A triple tops pattern is very similar to the head & shoulders pattern. The simple difference is that triple tops are formed with three triangles that are of equal height. This is clearly different from head & shoulders, which requires one larger triangle to be formed in the middle.
The triple tops pattern is interpreted in the same way as the head & shoulder pattern. When a triple top is formed, it is assumed that the market will go down.
For a triple tops pattern to be valid, each triangle must be of similar height and should fall to the same level after each peak. Unless that happens, the triple tops pattern is invalid.
As you may have already assumed, the triple bottoms pattern is similar to the inverse head and shoulders pattern. Much like with triple tops, the triple bottoms pattern involves three triangles that are of equal height. Each triangle must peak at the same level and return to the same level.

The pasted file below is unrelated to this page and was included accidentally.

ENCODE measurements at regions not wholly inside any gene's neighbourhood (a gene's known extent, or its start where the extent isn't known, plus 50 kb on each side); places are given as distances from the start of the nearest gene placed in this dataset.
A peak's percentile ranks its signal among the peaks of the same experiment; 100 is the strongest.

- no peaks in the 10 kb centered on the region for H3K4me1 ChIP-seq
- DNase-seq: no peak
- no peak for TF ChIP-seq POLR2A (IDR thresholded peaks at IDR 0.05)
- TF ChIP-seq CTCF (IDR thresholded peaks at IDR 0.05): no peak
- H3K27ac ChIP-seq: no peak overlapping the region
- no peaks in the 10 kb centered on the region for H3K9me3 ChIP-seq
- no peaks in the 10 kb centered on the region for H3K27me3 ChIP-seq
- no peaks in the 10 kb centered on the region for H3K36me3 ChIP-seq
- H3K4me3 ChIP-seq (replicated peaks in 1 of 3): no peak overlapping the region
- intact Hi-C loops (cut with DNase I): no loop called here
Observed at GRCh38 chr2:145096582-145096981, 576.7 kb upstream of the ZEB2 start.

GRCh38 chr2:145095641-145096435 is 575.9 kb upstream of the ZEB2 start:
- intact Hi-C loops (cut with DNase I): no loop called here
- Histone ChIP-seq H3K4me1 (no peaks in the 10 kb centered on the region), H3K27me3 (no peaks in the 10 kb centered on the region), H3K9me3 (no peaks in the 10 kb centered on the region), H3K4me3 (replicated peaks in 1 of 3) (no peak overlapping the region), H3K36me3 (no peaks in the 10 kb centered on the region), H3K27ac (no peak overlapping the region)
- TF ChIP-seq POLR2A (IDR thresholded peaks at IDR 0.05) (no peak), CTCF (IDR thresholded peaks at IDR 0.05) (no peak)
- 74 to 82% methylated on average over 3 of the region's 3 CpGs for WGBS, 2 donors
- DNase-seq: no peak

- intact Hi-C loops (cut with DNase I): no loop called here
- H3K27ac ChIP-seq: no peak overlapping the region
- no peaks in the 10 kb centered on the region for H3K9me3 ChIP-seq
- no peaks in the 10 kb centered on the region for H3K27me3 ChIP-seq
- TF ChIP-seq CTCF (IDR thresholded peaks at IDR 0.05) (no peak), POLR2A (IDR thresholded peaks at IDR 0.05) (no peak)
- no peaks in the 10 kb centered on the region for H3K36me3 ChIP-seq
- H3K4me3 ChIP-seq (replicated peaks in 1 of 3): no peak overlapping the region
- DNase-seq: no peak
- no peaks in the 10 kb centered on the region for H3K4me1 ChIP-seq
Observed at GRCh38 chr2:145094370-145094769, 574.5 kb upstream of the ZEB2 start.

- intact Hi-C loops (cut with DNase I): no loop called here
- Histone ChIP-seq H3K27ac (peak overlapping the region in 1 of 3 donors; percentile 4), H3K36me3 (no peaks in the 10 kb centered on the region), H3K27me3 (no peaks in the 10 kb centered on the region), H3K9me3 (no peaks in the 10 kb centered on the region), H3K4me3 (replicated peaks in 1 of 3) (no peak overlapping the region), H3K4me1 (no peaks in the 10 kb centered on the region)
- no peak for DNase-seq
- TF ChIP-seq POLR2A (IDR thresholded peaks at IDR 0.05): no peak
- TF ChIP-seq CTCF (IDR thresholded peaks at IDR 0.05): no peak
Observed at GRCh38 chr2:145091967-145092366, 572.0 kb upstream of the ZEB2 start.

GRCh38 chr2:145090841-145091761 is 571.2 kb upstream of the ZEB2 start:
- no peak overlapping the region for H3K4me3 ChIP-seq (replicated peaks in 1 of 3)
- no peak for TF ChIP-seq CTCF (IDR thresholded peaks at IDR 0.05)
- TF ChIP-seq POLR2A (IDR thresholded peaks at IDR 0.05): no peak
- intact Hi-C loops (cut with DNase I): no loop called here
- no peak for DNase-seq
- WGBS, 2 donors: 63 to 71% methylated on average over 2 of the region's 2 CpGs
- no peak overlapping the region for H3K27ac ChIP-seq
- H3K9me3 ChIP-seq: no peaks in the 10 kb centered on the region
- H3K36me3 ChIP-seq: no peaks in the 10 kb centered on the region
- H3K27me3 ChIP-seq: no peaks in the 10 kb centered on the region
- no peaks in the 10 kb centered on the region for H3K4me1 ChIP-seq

The exception to this is the final triangle, which should continue to follow an upward trend. In the case of a triple tops pattern, the final triangle would continue to follow a downward trend.
Short term traders would achieve gains if they invested at the right time, after the triple bottoms pattern had fully formed. Likewise, they could avoid loses by selling their positions when a triple tops pattern had formed.
Triple top and triple bottom patterns are primarily used by short term investors, who rely on technical information provided within stock charts.
The effectiveness of triple tops and triple bottom patterns are limited as they do not appear that often. They usually only form when there is a major reversal in the trend of a stock.
Such major changes in the trend of a stock do not happen often, which means that this technical indicator may only be useful periodically. As a consequence, triple top and triple bottom patterns will typically be used by short term traders alongside other technical indicators.
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